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Dominance, the social construct that confuses

July 25, 2011 | By | 4 Comments

A story in The Los Angeles Times seems to point medical implications of being a sickle cell carrier, Sickle cell trait: The silent killer: At least 17 high school and college athletes’ deaths have been tied to sickle cell trait during the past 11 years. The group includes Olivier Louis, a player at Wekiva High […]

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The rise of genetic architecture

January 19, 2011 | By | 2 Comments

In science, like most things, one prefers simple over complex whenever possible. You keep adding variables until the explanatory juice starts hitting diminishing marginal returns. So cystic fibrosis is due to a mutation at one gene, and the disease expresses recessively at that locus. The reality is that one mutation accounts for ~65-70% of cystic […]

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Blondes of the 'black islands'

August 18, 2010 | By | 26 Comments

Recently I was looking for images of the alpine biomes of the New Guinea highlands* and stumbled onto some intriguing, though not entirely surprising, set of photographs of individuals from Papua New Guinea. They were noteworthy because they manifested the conventional Melanesian physical type, but their hair had a blonde cast to it. For example, […]

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Better prediction through better measurement

May 11, 2010 | By | 2 Comments

One of the most successful achievements of the “post-genomic era” has been the elucidation of the genetic architecture which undergird the variation in human pigmentation. I like to point out that in 2005 the geneticist Armand Leroi observed in his book Mutants that we didn’t know the genetics of normal variation in relation to the […]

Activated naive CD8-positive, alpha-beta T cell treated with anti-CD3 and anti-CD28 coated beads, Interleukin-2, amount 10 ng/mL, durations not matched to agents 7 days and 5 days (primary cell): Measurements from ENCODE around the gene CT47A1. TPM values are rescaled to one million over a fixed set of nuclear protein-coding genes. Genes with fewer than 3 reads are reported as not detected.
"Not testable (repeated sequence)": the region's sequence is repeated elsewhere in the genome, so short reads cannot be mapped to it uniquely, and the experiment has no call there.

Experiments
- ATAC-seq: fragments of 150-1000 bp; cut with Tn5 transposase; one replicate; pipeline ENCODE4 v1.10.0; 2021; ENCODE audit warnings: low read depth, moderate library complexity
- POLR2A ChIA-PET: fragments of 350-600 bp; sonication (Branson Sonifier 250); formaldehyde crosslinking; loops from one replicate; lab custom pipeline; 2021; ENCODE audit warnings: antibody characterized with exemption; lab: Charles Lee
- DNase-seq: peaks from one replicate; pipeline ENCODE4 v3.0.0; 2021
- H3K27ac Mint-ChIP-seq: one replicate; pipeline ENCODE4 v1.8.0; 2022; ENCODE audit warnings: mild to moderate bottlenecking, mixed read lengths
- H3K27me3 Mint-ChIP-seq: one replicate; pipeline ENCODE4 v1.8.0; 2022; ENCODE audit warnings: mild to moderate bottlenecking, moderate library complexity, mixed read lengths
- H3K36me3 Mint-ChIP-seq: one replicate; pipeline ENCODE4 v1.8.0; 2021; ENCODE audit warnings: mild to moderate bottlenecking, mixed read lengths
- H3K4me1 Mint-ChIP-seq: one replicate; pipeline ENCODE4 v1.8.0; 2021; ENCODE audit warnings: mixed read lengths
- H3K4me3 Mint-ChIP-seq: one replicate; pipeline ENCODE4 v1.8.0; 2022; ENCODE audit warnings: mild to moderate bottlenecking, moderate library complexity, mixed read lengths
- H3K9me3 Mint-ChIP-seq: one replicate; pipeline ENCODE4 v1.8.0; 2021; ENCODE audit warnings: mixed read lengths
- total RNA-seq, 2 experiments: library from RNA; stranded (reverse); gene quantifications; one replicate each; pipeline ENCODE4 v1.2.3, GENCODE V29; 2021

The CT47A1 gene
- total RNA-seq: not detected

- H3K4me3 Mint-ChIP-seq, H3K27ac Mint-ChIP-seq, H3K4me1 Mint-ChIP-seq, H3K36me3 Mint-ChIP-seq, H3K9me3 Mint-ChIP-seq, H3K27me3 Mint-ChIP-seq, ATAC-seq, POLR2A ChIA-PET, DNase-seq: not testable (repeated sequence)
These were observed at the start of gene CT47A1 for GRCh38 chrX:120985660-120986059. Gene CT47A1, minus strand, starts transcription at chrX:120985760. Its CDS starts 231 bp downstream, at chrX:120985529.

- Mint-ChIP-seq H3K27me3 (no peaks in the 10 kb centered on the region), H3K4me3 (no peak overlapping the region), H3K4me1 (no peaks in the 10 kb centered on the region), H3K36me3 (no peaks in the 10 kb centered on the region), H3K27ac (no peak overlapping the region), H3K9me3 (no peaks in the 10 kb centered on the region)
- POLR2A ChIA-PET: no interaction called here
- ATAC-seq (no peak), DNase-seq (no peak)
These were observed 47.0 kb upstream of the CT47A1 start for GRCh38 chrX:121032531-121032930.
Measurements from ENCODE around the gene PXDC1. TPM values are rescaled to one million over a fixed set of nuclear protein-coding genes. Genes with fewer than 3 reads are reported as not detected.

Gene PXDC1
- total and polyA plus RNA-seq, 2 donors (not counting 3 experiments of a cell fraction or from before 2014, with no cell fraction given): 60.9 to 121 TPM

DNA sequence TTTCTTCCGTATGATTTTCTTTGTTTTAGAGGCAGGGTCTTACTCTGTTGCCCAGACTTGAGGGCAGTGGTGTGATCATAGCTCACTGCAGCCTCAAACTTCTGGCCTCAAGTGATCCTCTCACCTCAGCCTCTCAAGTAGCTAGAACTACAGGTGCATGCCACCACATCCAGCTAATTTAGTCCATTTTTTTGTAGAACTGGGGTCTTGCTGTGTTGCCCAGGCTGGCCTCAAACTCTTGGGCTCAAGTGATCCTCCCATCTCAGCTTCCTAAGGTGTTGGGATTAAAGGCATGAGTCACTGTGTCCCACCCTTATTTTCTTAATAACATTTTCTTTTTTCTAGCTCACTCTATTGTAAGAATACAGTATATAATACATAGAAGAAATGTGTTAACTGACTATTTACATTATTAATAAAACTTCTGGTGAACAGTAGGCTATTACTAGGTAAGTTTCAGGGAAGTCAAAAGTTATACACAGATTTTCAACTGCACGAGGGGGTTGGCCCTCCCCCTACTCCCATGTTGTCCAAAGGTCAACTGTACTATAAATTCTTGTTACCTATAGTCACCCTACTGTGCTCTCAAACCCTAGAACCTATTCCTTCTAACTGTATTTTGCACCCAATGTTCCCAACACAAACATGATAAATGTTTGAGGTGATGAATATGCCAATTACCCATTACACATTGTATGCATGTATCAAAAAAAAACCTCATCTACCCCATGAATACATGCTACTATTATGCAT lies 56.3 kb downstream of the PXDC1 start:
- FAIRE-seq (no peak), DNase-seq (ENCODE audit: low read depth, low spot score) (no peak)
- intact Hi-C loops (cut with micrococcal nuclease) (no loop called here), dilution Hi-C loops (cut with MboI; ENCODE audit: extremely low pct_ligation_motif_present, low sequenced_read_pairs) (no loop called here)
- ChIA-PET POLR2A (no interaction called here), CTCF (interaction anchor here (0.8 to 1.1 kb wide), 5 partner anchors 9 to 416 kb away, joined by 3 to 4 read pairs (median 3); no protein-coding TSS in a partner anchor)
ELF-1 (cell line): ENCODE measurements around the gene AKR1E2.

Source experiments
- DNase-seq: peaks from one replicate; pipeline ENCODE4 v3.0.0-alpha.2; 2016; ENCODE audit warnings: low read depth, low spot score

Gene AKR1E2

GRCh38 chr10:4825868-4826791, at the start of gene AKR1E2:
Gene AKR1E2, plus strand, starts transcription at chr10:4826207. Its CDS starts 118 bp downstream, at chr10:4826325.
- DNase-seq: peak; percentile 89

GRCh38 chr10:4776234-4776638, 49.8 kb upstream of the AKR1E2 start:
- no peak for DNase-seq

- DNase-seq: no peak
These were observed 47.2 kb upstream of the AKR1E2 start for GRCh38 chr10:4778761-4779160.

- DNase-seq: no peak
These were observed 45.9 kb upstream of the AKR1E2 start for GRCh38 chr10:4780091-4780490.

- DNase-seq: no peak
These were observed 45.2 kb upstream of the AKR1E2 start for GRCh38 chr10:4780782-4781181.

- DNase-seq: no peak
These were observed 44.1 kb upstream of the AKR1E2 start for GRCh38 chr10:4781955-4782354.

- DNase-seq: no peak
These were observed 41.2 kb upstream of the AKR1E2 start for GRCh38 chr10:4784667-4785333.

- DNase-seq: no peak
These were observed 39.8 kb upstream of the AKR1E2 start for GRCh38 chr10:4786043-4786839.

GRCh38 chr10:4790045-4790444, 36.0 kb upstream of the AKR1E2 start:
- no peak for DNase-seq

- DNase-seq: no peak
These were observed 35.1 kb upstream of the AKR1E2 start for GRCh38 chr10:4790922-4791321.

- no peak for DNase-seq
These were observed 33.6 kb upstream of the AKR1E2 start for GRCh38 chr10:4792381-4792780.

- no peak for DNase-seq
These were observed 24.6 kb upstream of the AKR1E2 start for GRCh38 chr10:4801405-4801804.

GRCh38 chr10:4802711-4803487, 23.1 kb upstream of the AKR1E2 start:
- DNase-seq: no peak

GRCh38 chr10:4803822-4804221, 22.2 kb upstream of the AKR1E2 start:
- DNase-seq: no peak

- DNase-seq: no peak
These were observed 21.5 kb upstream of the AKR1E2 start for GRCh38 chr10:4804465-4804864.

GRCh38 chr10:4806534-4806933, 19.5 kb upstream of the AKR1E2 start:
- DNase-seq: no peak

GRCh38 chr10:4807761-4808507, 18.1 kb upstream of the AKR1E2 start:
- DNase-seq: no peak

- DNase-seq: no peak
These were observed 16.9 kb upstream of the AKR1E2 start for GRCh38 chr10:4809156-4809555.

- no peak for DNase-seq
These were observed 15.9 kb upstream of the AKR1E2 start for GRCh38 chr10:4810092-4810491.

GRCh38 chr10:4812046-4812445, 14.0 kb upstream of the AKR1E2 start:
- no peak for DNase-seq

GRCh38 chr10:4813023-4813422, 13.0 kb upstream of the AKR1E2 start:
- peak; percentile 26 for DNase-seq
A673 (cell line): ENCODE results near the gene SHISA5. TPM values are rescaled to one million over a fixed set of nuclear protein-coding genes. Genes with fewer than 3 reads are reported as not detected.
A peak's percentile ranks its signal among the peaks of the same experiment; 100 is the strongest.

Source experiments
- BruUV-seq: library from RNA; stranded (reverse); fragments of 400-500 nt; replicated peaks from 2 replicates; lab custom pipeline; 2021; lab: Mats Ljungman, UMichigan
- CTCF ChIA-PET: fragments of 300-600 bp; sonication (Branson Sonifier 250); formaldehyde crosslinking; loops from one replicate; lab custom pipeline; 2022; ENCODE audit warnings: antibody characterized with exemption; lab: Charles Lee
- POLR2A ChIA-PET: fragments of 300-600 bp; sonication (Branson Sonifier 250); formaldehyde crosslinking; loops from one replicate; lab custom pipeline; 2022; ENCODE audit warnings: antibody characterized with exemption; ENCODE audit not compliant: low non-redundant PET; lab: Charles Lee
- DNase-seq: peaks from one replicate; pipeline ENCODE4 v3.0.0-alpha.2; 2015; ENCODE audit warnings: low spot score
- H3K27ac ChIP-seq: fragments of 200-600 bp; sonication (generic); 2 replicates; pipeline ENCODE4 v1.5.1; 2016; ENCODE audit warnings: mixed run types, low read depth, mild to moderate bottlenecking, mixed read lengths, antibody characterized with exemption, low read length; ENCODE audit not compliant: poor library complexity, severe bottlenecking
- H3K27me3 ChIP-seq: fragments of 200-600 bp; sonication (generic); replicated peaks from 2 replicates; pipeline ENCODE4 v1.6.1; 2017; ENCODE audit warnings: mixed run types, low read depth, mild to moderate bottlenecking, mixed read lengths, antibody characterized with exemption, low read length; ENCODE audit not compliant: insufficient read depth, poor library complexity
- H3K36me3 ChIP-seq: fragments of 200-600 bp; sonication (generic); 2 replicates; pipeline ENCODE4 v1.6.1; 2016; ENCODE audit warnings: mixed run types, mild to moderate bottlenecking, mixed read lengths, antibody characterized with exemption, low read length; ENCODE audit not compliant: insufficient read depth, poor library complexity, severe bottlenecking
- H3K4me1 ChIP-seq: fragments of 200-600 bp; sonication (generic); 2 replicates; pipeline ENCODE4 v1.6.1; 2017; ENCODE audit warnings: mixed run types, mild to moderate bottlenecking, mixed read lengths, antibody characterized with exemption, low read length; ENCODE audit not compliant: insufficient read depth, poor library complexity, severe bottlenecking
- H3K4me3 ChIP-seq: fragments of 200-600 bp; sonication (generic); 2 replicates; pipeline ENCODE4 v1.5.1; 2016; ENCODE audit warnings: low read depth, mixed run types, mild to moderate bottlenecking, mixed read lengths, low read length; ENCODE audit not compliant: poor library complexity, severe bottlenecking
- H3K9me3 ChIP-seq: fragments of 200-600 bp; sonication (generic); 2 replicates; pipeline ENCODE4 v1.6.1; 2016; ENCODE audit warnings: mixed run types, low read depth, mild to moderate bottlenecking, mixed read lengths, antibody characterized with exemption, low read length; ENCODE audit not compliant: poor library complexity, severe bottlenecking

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OCA2 makes East Asians white and Europeans blue

March 5, 2010 | By | 12 Comments

Over the history of this weblog I have blogged about pigmentation a fair amount. The major reason is that that’s where the money is; unlike height, let alone intelligence, the genetic architecture and evolutionary history of pigmentation has been elucidated with relative clarity. That is, we know roughly the number and nature of the genes […]

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The genetics of Scottish hair color variation

January 7, 2010 | By | 2 Comments

In the aughts the elucidation of human pigmentation genetics was of one the major successes of ‘omic’ techniques. The fact that humans exhibit some continuous variation in complexion was strongly suggestive that more than one gene was at work to generate the range of the phenotype. On the other hand pedigree based studies going back […]

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Pleiotropy and disease

June 2, 2009 | By | Add a Comment